Mutka: Mason Zurek just part of busy athletic family
By John Mutka Post-Tribune senior correspondent firstname.lastname@example.org October 13, 2013 7:28PM
Updated: November 15, 2013 6:27AM
Welcome to Mason Zurek’s world. One busy tailback, the Wabash sophomore doesn’t have time to miss girls — there aren’t any on this bucolic campus. He’s too busy juggling academics and football.
The former Andrean standout — Zurek rushed for more than 2,800 yards and scored 45 touchdowns in his last two years of high school — burst upon the college scene after an injury-plagued freshman year.
“I broke my finger and still had some shoulder issues back from high school,” said Zurek, who rushed for 228 yards and two TDs on Oct. 5.
A career best? “By a longshot,” he said.
So was his 44-yard gain on a pass play.
Zurek earned a spot on the D3football.com team of the week for the explosion, which included an 82-yard touchdown run, Wabash’s longest since 2003, but didn’t have much time to enjoy his moment of fame. On Saturday he suffered a broken tibia in a victory over Ohio Wesleyan to end his season again.
Ironically, Zurek moved into the starting lineup because of a season-ending injury to running back Tyler Holmes. The aspiring Wabash cannonball was averaging better than 100 rushing yards per game, but only played one quarter before going down.
Though Zurek is built like a fullback at 5-11, 208 he prefers the shifty approach to bowling over tacklers, something which Coach Erik Raeburn applauded after the Wooster game.
“You gain more yardage on cutbacks than by plowing over people,” Zurek said before the Little Giants improved to 5-and-0.
Zurek comes from an athletic family. His sister, Natasha is gearing up for her third season at Indiana State. The 5-9 guard appeared in 31 games last year. Finishing with a flourish, she averaged 9.5 points and 5.5 rebounds in ISU’s last four games.
Last weekend was an athletic overload for the Zureks with Wabash football and Mason’s younger brother, Codey, playing in the soccer sectional for Andrean. Sunday, their mother, Stacey, was inducted into the Carroll University (Wisconsin) Athletic Hall of Fame.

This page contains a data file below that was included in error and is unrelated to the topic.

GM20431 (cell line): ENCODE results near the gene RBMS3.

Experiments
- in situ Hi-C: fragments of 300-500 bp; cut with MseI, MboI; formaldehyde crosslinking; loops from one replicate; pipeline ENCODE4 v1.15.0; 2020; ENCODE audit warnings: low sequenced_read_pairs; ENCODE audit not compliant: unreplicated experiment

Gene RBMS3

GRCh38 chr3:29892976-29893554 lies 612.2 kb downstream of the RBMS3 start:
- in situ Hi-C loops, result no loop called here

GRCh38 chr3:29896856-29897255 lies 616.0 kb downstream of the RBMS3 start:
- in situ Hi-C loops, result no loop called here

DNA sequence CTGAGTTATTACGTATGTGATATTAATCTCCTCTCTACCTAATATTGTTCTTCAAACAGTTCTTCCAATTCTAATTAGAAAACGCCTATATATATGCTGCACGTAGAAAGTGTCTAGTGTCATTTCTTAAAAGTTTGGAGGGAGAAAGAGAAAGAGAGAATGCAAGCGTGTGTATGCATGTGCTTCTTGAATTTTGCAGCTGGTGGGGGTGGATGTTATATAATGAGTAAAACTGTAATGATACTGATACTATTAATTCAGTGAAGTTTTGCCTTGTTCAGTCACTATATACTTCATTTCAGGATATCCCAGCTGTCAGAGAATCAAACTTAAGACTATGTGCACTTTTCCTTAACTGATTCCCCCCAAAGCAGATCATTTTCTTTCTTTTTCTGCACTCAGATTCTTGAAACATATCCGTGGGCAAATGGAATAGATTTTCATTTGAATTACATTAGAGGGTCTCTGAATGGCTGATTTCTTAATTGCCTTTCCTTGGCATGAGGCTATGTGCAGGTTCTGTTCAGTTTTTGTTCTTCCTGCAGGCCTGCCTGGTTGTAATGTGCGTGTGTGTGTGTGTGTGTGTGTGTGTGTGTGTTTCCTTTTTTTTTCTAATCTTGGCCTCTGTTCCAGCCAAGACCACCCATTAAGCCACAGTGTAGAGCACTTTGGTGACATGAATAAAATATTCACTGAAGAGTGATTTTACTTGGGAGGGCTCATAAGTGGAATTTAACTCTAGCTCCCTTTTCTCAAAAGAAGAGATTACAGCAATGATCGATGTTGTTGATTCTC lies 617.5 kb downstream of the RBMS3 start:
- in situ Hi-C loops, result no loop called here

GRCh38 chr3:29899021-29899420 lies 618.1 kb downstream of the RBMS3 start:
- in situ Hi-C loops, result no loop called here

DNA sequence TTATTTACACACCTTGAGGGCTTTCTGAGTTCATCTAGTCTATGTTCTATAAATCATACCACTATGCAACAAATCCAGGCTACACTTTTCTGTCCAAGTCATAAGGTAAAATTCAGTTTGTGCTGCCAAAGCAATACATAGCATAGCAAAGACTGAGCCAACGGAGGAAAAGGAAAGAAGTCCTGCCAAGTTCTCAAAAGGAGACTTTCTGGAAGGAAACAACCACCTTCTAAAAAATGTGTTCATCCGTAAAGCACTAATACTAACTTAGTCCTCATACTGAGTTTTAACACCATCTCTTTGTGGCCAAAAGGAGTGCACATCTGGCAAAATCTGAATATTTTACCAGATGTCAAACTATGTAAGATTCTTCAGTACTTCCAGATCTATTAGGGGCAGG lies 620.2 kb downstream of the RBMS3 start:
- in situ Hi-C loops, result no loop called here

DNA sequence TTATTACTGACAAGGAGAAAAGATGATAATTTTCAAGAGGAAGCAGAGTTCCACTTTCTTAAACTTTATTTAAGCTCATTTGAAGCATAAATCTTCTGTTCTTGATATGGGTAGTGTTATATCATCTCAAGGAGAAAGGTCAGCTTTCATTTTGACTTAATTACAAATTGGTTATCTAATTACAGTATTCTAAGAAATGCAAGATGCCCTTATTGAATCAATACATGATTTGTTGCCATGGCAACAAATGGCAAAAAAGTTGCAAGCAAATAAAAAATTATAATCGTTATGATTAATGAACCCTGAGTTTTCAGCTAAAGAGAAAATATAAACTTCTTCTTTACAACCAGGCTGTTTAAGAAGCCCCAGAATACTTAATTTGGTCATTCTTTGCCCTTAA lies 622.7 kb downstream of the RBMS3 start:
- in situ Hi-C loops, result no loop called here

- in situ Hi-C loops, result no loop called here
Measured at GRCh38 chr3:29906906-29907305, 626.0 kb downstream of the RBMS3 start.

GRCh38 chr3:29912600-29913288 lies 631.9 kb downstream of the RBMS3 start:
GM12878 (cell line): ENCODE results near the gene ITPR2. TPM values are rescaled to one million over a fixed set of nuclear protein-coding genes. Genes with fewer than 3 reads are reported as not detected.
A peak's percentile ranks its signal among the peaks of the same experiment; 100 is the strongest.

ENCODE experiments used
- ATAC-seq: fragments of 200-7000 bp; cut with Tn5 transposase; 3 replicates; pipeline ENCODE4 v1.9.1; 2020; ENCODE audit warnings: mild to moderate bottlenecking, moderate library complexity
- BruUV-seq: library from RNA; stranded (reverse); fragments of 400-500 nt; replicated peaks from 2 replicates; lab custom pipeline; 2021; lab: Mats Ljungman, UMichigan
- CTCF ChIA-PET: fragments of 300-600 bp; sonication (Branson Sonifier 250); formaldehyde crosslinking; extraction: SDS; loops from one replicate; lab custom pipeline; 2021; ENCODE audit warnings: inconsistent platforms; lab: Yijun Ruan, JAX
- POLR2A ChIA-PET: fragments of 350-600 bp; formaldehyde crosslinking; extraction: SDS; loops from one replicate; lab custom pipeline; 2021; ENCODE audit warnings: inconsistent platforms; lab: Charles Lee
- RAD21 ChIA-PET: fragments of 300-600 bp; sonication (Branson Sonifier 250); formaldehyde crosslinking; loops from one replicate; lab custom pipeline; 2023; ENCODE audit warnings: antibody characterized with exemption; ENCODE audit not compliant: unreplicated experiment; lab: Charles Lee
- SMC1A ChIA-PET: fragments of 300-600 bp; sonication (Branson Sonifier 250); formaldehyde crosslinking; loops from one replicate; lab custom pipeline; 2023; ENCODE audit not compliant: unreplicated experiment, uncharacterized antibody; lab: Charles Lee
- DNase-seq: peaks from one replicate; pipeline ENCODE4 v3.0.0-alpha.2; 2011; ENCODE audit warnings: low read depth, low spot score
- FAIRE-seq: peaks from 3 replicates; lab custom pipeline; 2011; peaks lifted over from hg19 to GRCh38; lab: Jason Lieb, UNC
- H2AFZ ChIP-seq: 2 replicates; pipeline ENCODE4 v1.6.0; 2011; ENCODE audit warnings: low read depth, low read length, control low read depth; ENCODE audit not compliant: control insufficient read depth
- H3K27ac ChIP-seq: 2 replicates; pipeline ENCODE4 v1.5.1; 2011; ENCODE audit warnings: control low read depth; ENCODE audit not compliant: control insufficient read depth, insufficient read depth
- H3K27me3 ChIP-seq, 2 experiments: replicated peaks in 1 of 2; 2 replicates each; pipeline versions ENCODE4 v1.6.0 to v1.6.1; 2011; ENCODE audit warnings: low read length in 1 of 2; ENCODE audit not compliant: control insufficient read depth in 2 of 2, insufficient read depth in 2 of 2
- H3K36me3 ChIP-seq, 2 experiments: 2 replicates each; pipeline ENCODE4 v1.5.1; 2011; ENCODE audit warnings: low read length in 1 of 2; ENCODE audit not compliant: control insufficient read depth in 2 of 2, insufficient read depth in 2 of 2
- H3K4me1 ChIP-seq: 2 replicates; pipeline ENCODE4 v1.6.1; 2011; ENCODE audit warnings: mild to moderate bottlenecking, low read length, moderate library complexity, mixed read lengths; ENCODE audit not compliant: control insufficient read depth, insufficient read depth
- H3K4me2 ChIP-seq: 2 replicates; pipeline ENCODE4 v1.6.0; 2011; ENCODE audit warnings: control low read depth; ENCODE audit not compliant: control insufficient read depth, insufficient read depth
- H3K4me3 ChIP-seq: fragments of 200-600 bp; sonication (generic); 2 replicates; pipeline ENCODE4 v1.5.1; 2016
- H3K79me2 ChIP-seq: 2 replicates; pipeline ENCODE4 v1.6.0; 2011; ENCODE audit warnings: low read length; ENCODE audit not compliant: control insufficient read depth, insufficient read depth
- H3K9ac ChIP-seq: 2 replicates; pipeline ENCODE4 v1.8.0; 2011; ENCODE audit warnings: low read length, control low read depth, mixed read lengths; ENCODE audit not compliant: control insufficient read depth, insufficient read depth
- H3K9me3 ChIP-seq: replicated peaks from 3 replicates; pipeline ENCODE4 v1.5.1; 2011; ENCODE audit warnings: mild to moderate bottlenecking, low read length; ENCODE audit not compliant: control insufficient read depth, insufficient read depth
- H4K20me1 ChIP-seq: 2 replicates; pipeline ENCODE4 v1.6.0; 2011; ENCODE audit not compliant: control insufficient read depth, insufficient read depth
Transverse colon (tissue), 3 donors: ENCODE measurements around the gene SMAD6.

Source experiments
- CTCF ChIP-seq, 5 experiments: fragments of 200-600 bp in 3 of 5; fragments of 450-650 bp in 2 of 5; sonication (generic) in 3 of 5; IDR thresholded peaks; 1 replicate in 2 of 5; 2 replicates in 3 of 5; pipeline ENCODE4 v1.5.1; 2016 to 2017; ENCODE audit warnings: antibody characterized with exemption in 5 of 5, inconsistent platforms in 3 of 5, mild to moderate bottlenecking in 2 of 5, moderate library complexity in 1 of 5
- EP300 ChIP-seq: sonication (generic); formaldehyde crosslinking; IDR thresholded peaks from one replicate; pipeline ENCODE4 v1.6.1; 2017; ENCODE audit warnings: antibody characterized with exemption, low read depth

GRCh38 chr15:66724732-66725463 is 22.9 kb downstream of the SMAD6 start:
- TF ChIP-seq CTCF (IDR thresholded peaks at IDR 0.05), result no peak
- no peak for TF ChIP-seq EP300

She was a four-year starter in volleyball and basketball. In her senior season she served as a team captain in both sports. Zurek went on to coach volleyball at Wisconsin-Platteville and Purdue Calumet, earning conference coach of the year honors at both schools.
“So much going on that we couldn’t be there to celebrate with her,” said Mason, who had a short work day of four carries before being hurt.
Wabash was a perfect fit for him, shifting from one private school to another.
“I was recruited by some D-I schools early and a few D-II schools, but it wasn’t like I was going to make a living playing football,” he said. “Academics came first and I have a great personal relationship with most of my professors.”
A typical day includes three hours in the classroom, two hours for football practice and 31/2 hours in the library before crashing at Sigma Chi, his home base.
NCAC, Northwest Indiana style: Over the years the North Coast Athletic Conference power has relied heavily on talent from the region and the pattern continues with a dozen or so on the roster with Northwest Indiana roots.
On game days Wabash’s two-deeps have included wide receiver James Kraus (North Judson), safety Austin Brown (Griffith) and nose guard Zach Breuckman (Crown Point).
They were preceded by Griffith native Kyle Najar, who was a defensive standout on Wabash’s 2011 team that parlayed a 12-1 record to the NCAA quarterfinals. Like Zurek, Najar was a rhetoric major and a member of Sigma Chi before joining Wabash’s coaching staff after graduation.
Playing for a program which ranks fifth in Division III with 637 victories and a lifetime .620 winning percentage invites self-confidence. No one on the current roster was alive in 1990, the last Wabash team with a losing record. The Little Giants have not lost more than two games in any of the last eight seasons.
Zurek sums it up this way. “We expect to go unbeaten, but we don’t take anything for granted.”
The Little Giants backed up his confident words with point spreads ranging from 25 to 69 points. They’re averaging 54 points a game.
Bearing down: Former Bears linemen John Johnson (Hobart) and Ted Karras (Emerson) cherish being part of the 1963 NFL championship team, something they were ceremoniously reminded of at Soldier Field along with 16 other survivors who attended the Vikings game on Sept. 15.
“We watched the game with the McCaskey family in their box,” Johnson said. “We were treated like royalty and they surprised us with replicas of the 1963 championship ring.”
Their faces were flashed on the scoreboard as they were introduced at halftime. Johnson and Mike Pyle were chosen as honorary co-captains for the pre-game coin toss.